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release

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When run, this command line interface automatically generates a new GitHub Release and populates it with the changes (commits) made since the last release.

Usage

Firstly, install the package from npm (you'll need at least Node.js 7.6.0):

npm install -g release

Once that's done, you can run this command inside your project's directory:

release <type>

As you can see, a <type> argument can be passed. If you leave it out, a GitHub Release will be created from the most recent commit and tag.

According to the SemVer spec, the argument can have one of these values:

  • major: Incompatible API changes were introduced
  • minor: Functionality was added in a backwards-compatible manner
  • patch: Backwards-compatible bug fixes were applied

In addition to those values, we also support creating pre-releases like 3.0.0-canary.1:

release pre

You can also apply a custom suffix in place of "canary" like this:

release pre <suffix>

Assuming that you provide "beta" as the <suffix> your release will then be 3.0.0-beta.1 – and so on...

Options

The following command will show you a list of all available options:

release help

Pre-Defining Types

If you want to automate release even further, specify the change type of your commits by adding it to the title or description within parenthesis:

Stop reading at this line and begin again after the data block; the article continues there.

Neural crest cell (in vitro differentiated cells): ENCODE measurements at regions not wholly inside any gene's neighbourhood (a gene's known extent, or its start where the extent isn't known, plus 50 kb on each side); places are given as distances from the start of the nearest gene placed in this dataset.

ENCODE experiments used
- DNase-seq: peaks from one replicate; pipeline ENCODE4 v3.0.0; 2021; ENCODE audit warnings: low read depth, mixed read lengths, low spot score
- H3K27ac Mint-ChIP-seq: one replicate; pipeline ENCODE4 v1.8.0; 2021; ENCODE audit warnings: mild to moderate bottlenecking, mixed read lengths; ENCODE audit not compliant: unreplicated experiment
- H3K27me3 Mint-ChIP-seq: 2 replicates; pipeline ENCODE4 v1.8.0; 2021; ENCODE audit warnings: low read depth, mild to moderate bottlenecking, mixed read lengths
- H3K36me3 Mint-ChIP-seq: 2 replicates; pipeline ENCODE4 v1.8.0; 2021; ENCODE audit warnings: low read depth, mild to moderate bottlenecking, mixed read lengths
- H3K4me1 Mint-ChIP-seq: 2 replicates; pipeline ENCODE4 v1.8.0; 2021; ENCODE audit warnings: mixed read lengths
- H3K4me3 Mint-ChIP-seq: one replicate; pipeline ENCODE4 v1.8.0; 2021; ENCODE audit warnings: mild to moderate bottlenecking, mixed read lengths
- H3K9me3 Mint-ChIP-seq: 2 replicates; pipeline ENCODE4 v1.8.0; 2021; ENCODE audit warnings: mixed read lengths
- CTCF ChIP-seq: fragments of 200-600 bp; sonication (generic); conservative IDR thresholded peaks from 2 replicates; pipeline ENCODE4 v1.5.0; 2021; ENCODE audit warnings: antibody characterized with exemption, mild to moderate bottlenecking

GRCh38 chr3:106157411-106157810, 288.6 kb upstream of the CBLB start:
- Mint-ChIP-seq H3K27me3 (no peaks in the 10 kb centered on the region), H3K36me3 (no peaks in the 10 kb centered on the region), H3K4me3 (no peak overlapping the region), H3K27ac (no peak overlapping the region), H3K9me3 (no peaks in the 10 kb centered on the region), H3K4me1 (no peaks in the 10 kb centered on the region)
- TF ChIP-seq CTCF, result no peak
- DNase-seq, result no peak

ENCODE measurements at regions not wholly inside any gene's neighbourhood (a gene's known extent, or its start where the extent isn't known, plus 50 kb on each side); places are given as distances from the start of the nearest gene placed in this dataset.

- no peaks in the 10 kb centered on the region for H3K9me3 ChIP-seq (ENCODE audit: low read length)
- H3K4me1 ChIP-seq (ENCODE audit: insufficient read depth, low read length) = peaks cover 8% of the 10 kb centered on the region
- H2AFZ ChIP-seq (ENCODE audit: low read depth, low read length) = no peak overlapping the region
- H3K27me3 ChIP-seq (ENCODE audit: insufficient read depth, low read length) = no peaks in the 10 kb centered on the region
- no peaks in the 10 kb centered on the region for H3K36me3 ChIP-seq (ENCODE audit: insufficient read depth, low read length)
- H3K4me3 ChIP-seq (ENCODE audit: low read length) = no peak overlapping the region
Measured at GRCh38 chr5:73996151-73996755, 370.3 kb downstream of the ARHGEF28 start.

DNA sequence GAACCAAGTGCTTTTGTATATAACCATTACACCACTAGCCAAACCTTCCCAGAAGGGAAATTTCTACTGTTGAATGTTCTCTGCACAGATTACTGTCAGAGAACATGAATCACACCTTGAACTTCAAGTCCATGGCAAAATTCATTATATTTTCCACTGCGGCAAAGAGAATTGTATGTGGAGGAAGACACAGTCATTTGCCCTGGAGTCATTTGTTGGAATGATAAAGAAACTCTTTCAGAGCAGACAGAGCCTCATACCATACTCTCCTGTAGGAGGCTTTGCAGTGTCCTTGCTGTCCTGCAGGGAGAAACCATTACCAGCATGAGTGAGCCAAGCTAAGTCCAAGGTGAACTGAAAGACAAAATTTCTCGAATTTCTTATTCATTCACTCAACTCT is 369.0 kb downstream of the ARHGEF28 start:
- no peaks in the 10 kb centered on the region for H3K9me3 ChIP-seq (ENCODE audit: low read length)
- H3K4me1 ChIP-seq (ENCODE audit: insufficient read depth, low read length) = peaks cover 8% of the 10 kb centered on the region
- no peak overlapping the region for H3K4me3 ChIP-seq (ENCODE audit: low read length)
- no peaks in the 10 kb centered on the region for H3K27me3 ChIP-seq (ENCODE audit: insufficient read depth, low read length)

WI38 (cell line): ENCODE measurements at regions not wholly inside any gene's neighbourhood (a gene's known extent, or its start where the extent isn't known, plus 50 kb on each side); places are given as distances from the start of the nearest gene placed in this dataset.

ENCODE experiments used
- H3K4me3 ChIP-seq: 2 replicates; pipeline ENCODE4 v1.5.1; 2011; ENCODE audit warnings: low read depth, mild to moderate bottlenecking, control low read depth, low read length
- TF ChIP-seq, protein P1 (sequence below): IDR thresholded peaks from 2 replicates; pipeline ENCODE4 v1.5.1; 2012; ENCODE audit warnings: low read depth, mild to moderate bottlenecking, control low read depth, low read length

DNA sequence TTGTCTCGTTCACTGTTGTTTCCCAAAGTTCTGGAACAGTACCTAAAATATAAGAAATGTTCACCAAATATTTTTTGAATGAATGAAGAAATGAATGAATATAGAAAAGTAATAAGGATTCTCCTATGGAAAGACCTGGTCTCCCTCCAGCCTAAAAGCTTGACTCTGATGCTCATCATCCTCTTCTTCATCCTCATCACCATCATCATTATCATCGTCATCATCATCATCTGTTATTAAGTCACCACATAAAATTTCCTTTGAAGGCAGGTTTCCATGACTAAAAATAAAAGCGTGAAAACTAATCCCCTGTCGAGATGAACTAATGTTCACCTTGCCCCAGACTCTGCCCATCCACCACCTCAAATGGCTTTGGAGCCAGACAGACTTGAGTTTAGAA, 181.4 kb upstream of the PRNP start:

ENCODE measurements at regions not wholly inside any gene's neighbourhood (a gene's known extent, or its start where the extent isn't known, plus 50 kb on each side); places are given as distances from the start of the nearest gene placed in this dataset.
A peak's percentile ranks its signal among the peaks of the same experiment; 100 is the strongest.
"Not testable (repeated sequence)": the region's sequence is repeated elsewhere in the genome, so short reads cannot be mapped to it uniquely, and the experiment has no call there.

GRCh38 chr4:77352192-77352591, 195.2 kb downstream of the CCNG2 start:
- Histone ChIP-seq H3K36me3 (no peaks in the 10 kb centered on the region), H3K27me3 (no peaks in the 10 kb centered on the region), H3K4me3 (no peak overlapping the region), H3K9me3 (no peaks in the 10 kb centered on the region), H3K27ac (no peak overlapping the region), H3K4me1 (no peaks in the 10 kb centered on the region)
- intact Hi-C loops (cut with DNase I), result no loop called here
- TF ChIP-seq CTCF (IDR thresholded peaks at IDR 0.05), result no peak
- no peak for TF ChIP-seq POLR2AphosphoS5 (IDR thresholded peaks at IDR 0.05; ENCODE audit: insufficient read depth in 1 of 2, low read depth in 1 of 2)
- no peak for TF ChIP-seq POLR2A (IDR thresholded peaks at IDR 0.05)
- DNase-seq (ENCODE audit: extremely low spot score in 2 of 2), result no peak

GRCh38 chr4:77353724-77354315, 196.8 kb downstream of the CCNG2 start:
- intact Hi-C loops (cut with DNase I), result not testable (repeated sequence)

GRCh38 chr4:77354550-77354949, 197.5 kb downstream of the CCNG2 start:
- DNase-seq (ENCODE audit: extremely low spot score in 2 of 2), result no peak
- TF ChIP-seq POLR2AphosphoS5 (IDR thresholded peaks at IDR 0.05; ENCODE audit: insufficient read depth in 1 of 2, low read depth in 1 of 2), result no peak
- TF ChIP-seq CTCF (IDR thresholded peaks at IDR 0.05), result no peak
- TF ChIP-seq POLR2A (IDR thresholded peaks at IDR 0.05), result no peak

Error logging works now (patch)

Assuming that you've defined it for a certain commit, release won't ask you to set a type for it manually. This will make the process of creating a release even faster.

To pre-define that a commit should be excluded from the list, you can use this keyword:

This is a commit message (ignore)

Custom Hook

Sometimes you might want to filter the information that gets inserted into new releases by adding an intro text, replacing certain data or just changing the order of the changes.

With a custom hook, the examples above (and many more) are very easy to accomplish:

By default, release will look for a file named release.js in the root directory of your project. This file should export a function with two parameters and always return a String (the final release):

module.exports = (markdown, metaData) => {
  // Use the available data to create a custom release
  return markdown
}

In the example above, markdown contains the release as a String (if you just want to replace something). In addition, metaData contains these properties:

Property Name Content
changeTypes The types of changes and their descriptions
commits A list of commits since the latest release
groupedCommits Similar to commits, but grouped by the change types
authors The GitHub usernames of the release collaborators

Hint: You can specify a custom location for the hook file using the --hook or -H flag, which takes in a path relative to the current working directory.

Why?

As we at ZEIT moved all of our GitHub repositories from keeping a HISTORY.md file to using GitHub Releases, we needed a way to automatically generate these releases from our own devices, rather than always having to open a page in the browser and manually add the notes for each change.

Contributing

You can find the authentication flow here.

  1. Fork this repository to your own GitHub account and then clone it to your local device
  2. Uninstall the package if it's already installed: npm uninstall -g release
  3. Link the package to the global module directory: npm link
  4. You can now use release on the command line!

As always, you can use npm test to run the tests and see if your changes have broken anything.

Credits

Thanks a lot to Daniel Chatfield for donating the "release" name on npm and my lovely team for telling me about their needs and how I can make this package as efficient as possible.

Author

Leo Lamprecht (@notquiteleo) - ▲ZEIT